“...there is a question as to whether the series of telephone calls among the individual members constitutes a meeting which would be subject to the Open Meetings Law. A meeting is defined as ‘the official convening of a public body for the purpose of conducting public business’ (Public Officers Law §102). Although ‘not every assembling of the members of a public body was intended to fall within the scope of the Open Meetings Law [such as casual encounters by members], ***informal conferences, agenda sessions and work sessions to invoke the provisions of the statute when a quorum is present and when the topics for discussion and decision are such as would otherwise arise at a regular meeting’ (Matter of Goodson Todman Enter. v. City of Kingston Common Council, 153 AD2d 103, 105). Peripheral discussions concerning an item of public business are subject to the provisions of the statute in the same manner was formal votes (see, Matter of Orange County Publs. v. Council of City of Newburgh, 60 AD2d 309, 415 Affd 45 NY2d 947).
“The issue was the Town’s policy concerning tax assessment reductions, clearly a matter of public business. There was no physical gathering, but four members of the five member board discussed the issue in a series of telephone calls. As a result, a quorum of members of the Board were ‘present’ and determined to publish the Dear Resident article. The failure to actually meet in person or have a telephone conference in order to avoid a ‘meeting’ circumvents the intent of the Open Meetings Law (see e.g., 1998 Advisory Opns Committee on Open Government 2877). This court finds that telephonic conferences among the individual members constituted a meeting in violation of the Open Meetings Law...”
If a majority of the members of the Board engage in “instant e-mail” or communicate in a chat room in which the communications are equivalent to a conversation, it is likely that a court would determine that communications of that nature would run afoul of the Open Meetings Law. In essence, the majority in that case would be conducting a meeting without the public’s knowledge and without the ability of the public to “observe the performance of public officials” as required by the Open Meetings Law (see §100).
Third, there is no reference in the Open Meetings Law to the ability to enter into executive session to discuss “legal matters.” Here I note that the Open Meetings Law requires that a procedure be accomplished, during an open meeting, before a public body may enter into an executive session. Specifically, §105(1) states in relevant part that:
"Upon a majority vote of its total membership, taken in an open meeting pursuant to a motion identifying the general area or areas of the subject or subjects to be considered, a public body may conduct an executive session for the below enumerated purposes only..."
As such, a motion to conduct an executive session must include reference to the subject or subjects to be discussed, and the motion must be carried by majority vote of a public body's membership before such a session may validly be held. The ensuing provisions of §105(1) specify and limit the subjects that may appropriately be considered during an executive session.
The provision most analogous to “legal matters” is §105(1)(d), which permits a public body to enter into executive session to discuss “proposed, pending or current litigation.” in construing the exception concerning litigation, it has been held that:
"The purpose of paragraph d is "to enable is to enable a public body to discuss pending litigation privately, without baring its strategy to its adversary through mandatory public meetings' (Matter of Concerned Citizens to Review Jefferson Val. Mall v. Town Bd. Of Town of Yorktown, 83 AD 2d 612, 613, 441 NYS 2d 292). The belief of the town's attorney that a decision adverse to petitioner 'would almost certainly lead to litigation' does not justify the conducting of this public business in an executive session. To accept this argument would be to accept the view that any public body could bar the public from its meetings simply be expressing the fear that litigation may result from actions taken therein. Such a view would be contrary to both the letter and the spirit of the exception" [Weatherwax v. Town of Stony Point, 97 AD 2d 840, 841 (1983)].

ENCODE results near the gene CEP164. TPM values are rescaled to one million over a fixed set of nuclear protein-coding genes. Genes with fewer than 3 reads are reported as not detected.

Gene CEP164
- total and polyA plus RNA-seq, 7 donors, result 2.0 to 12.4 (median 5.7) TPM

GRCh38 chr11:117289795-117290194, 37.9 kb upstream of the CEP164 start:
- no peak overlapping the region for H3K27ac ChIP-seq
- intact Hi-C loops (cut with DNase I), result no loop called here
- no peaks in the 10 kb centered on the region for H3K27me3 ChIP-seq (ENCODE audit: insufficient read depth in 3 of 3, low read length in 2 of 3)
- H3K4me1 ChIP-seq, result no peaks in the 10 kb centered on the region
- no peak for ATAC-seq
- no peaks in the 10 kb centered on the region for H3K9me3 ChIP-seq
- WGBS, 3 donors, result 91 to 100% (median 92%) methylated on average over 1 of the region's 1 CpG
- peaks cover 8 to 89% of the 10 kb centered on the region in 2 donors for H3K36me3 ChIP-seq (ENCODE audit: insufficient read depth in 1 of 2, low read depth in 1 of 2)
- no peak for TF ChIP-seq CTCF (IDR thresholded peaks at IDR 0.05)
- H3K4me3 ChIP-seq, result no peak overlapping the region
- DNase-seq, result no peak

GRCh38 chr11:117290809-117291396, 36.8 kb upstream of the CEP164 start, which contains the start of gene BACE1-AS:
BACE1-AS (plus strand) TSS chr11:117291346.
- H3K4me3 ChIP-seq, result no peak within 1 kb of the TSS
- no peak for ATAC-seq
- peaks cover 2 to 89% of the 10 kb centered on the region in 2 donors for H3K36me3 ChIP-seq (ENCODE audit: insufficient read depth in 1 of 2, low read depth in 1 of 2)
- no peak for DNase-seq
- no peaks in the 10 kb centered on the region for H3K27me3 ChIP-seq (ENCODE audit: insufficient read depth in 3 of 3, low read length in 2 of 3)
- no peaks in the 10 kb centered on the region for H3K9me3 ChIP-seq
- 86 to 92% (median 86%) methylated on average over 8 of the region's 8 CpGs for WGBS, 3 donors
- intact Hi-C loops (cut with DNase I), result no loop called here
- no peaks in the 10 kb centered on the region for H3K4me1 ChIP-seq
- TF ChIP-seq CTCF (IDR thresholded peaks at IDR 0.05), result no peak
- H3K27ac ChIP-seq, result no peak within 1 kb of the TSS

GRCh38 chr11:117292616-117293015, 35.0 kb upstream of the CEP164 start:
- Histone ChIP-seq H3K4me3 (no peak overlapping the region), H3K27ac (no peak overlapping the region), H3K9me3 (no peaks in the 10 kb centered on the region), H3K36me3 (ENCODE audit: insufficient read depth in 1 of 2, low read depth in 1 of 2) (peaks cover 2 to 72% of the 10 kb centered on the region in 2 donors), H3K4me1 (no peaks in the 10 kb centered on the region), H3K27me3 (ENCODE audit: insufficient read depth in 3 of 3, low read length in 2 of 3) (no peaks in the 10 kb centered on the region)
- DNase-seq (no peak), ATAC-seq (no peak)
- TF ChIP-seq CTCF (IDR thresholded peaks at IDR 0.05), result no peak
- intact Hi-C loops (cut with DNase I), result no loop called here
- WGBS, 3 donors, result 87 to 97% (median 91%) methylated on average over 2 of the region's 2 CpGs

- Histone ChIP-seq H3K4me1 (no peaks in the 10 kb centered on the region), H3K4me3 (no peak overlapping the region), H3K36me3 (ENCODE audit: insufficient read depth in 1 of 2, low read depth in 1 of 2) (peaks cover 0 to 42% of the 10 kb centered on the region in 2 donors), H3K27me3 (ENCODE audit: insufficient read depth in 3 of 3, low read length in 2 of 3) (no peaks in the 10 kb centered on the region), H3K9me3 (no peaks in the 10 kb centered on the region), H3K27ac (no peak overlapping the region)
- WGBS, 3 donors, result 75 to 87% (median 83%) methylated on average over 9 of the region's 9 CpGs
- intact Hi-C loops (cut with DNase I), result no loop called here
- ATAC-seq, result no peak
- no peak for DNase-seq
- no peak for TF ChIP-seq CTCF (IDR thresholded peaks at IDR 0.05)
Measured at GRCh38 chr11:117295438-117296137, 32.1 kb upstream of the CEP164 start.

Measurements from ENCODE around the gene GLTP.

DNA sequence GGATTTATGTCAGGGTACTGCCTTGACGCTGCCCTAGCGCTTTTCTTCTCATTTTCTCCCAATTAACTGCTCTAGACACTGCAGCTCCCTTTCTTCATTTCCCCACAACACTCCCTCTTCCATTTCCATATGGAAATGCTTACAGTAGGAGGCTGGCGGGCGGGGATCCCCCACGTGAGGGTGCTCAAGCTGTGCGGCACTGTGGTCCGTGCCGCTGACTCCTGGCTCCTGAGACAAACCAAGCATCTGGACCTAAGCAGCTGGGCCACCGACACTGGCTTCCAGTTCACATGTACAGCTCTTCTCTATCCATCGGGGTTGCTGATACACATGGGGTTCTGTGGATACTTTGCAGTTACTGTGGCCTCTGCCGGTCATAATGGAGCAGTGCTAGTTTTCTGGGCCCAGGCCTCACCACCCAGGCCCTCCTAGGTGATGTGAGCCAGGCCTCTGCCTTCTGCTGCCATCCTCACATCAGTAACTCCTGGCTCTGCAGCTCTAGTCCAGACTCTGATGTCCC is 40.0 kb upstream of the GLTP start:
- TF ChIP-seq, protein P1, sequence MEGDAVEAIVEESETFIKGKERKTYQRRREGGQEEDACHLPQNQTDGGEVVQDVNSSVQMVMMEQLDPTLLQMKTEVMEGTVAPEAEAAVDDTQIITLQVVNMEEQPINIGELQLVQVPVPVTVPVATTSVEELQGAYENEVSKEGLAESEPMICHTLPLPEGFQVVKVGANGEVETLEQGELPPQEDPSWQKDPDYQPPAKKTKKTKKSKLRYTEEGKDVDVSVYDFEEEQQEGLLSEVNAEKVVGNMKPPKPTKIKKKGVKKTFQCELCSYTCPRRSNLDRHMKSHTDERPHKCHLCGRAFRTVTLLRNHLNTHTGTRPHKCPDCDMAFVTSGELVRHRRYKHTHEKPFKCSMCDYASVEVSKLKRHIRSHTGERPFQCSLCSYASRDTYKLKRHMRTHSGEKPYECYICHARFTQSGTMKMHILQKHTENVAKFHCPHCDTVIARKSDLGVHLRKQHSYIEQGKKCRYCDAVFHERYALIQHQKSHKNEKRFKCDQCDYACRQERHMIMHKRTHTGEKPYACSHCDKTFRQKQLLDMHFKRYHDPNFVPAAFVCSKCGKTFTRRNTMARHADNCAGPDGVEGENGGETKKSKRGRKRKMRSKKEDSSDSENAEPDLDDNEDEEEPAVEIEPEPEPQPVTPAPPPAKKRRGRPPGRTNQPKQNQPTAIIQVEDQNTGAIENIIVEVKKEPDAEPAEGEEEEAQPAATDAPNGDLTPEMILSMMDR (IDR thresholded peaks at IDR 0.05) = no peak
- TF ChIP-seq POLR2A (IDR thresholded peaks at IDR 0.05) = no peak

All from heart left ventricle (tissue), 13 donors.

Based upon the foregoing, I believe that the exception is intended to permit a public body to discuss its litigation strategy behind closed doors, rather than issues that might eventually result in litigation.
With regard to the sufficiency of a motion to discuss litigation, it has been held that:
"It is insufficient to merely regurgitate the statutory language; to wit, 'discussions regarding proposed, pending or current litigation'. This boilerplate recitation does not comply with the intent of the statute. To validly convene an executive session for discussion of proposed, pending or current litigation, the public body must identify with particularity the pending, proposed or current litigation to be discussed during the executive session" [Daily Gazette Co. , Inc. v. Town Board, Town of Cobleskill, 44 NYS 2d 44, 46 (1981), emphasis added by court].
The emphasis in the passage quoted above on the word “the” indicates that when the discussion relates to litigation that has been initiated, the motion must name the litigation. For example, a proper motion might be: “I move to enter into executive session to discuss our litigation strategy in the case of the XYZ Company v. the District.” If the Board seeks to discuss its litigation strategy in relation to a person or entity that it intends to sue, and if premature identification of that person or entity could adversely affect the interests of the District and its residents, it has been suggested that the motion need not identify that person or entity, but that it should clearly indicate that the discussion will involve the litigation strategy. Only by means of that kind of description can the public know that the subject matter may justifiably be considered during an executive session.
Fourth, §106 106 of the Open Meetings Law pertains to minutes of meetings and states that:
"1. Minutes shall be taken at all open meetings of a public body which shall consist of a record or summary of all motions, proposals, resolutions and any other matter formally voted upon and the vote thereon.